"We can't trade transportation infrastructure for a few bucks up front, because, in the end, we'll be much poorer, and much less safe."
December 28, 2006
By ANTHONY COWELL
Governor Jon Corzine intends to sell New Jersey's toll roads to private investors for $10 billion. Selling or leasing publicly owned toll roads degrades our public and financial security. Toll road takeovers led by Goldman Sachs, where Governor Corzine was the Chairman and CEO before taking elected office, prove the point.
Goldman Sachs took the Indiana Toll Road and the Chicago Skyway private in 2005. Goldman invested its own money in both deals. Goldman worked every side of these deals, collecting fees as lobbyists, deal makers and investors.
After privatization, tolls on the Indiana Toll Road and the Chicago Skyway immediately doubled. Drivers unable to afford the tolls now use alternate roads, increasing congestion and pollution. But these severely negative impacts to the public don't concern MIG Cintra, the Australian and Spanish corporations that operate these toll roads. MIG Cintra's motivator is greed. MIG Cintra prohibits any competition with its toll roads. It forbids any expansion of adjacent roads. And when MIG Cintra took over the Indiana Toll Road, the 600 people formerly employed by the Indiana Department of Transportation were told to start looking for new jobs. MIG Cintra holds a locked down monopoly where states must pay protection cash to a toll road mafia led by Goldman Sachs, foreign corporations, and super rich investors.
MIG Cintra uses "access management" schemes to squeeze every possible dollar from toll road users. "Time of day pricing" imposes punitive tolls on certain vehicles, like trucks, to keep them off the road. "Premium pricing" allows access to congestion-free express lanes, although users pay an even higher toll for the privilege. This is happening on public toll roads that taxpayers bought and paid for generations ago.
MotherJones magazine (January/February 2007) destroys the false promises of toll road privatization so desperately sought by Governor Corzine. The bottom line is that Goldman Sachs is promising New Jersey quick cash in exchange for control of public infrastructure, including toll roads, but soon airports as well.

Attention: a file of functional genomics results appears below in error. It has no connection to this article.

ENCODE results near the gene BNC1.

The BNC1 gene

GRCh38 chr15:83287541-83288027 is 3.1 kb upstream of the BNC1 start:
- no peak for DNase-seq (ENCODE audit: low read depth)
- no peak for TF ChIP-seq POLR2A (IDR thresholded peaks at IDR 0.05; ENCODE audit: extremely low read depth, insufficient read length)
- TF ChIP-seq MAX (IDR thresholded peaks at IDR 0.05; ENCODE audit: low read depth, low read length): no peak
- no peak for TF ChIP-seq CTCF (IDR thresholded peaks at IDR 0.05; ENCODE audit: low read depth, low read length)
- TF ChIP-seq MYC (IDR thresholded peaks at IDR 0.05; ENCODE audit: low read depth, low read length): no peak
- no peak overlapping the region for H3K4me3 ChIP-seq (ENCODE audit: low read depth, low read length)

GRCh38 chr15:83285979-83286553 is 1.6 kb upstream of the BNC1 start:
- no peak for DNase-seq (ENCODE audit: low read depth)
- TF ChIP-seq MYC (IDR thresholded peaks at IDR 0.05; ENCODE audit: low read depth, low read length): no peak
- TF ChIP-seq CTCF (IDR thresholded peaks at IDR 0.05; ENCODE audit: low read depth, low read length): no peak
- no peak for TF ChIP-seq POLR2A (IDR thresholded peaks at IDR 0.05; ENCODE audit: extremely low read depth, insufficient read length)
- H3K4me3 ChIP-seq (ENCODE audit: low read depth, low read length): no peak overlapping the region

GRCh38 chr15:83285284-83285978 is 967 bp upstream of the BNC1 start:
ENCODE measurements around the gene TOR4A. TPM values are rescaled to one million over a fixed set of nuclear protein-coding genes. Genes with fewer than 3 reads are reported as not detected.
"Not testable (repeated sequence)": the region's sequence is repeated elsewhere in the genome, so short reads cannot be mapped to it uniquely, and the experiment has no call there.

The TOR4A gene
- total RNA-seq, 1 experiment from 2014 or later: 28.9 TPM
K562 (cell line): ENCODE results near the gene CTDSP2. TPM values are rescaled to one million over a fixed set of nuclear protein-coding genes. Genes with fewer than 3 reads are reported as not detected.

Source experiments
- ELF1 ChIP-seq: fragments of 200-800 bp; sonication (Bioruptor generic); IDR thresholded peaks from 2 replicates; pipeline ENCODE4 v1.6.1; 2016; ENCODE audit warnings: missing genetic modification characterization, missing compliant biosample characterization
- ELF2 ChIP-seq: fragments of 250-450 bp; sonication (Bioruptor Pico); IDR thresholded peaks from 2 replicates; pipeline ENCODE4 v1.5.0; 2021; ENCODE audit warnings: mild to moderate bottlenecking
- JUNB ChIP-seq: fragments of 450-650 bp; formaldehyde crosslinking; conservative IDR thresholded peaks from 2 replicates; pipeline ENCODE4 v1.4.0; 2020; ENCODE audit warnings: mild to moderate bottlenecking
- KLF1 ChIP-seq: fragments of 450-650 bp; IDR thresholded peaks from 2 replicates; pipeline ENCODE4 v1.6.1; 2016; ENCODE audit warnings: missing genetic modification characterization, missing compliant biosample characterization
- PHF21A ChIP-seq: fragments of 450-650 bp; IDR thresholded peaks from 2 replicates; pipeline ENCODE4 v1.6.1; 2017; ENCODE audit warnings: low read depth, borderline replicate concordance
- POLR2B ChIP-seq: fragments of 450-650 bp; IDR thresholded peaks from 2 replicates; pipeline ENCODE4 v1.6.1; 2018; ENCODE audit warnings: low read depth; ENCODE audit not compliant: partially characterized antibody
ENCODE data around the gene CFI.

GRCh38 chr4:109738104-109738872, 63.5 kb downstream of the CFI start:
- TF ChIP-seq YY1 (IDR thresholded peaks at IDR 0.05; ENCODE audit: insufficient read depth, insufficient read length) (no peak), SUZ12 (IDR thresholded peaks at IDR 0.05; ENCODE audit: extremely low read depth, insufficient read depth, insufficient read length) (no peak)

Goldman Sachs operates as lobbyist, advisor and investor in selling public assets at fire sale prices - completing the three act play known as "Conflict of Interest." Perhaps the play should be presented in four parts, with Governor Corzine playing the lead role for his former paymaster. And who is Goldman Sachs? In 2006, Goldman paid its executives $16.5 billion; the average salary at Goldman is $623,000. A confraternity of the super rich has New Jersey's public wealth in its gun sights, but New Jersey must protect its transportation infrastructure from Wall Street snake oil salesmen.
Corporations have no duty to the public. They exist for profit, not public safety or security. Transportation infrastructure belongs to the people of New Jersey, who rightly expect that public servants will operate pubic property for the benefit of the people. Does MIG Cintra have its own police force to patrol these roads? Who will the police answer to when the Turnpike is sold, a corporate board of unaccountable, non-elected businessmen? When there's an accident, who responds? If deadly chemical, biological or nuclear agents are released on the Turnpike, will MIG Cintra's executives and Goldman Sachs' investment bankers respond in space suits to protect our citizens?
Governor Corzine insists that complicated issues are at hand. Is that really so? Goldman Sachs already worked these issues out in Indiana and Illinois. How much is at stake? The risk to New Jersey is immeasurable in lost jobs, safety and profits, but profits for Goldman and its investors are huge. Goldman's calculations on other deals show that investors break even after fifteen years but these deals last 100 years, which proves that Goldman orchestrates public asset sales at bargain basement prices. In reality, it's fraud. Profit estimates also assume significant toll increases every year or every other year. These deals allow private owners to operate public roads as monopolies for 85 years.
As Governor Corzine arranges the sale of the Turnpike, you can rest assured of two things: Turnpike tolls will climb every year, and New Jersey politicians will make the super rich even richer by giving them the roads you own. For political cover, the Governor may choose another investment bank, or require Goldman to partner with another bank. The rotten result for us is the same. If that's good public policy, I'm proud to be thick-headed.
Governor Corzine, Ray Lesniak, and Bill Gormley are desperate to sell the Turnpike. They whine that toll increases are intolerable, that maintaining toll roads costs too much. So they won't raise tolls. Rather, they'll sell the roads to private operators, and let them raise the tolls. In reference to privatizing the Turnpike, Mr. Lesniak has said "we are going to allow tolls to go up every year." Where is the public benefit? A few dollars in property tax relief? It's not worth it.
Aren't Democrats against selling out our public wealth, not to mention our safety, to private corporations? Don't Democrats oppose privatizing Social Security? Isn't toll road privatization the same thing? Our toll roads are vital, money making assets, but privatizing toll roads is the public finance equivalent of strip mining, which permanently destroys the environmental infrastructure level by level.
We can't trade transportation infrastructure for a few bucks up front, because, in the end, we'll be much poorer, and much less safe.
Anthony Cowell is a writer and a lawyer, and was a Deputy Attorney General in New Jersey. He can be reached at email@example.com.
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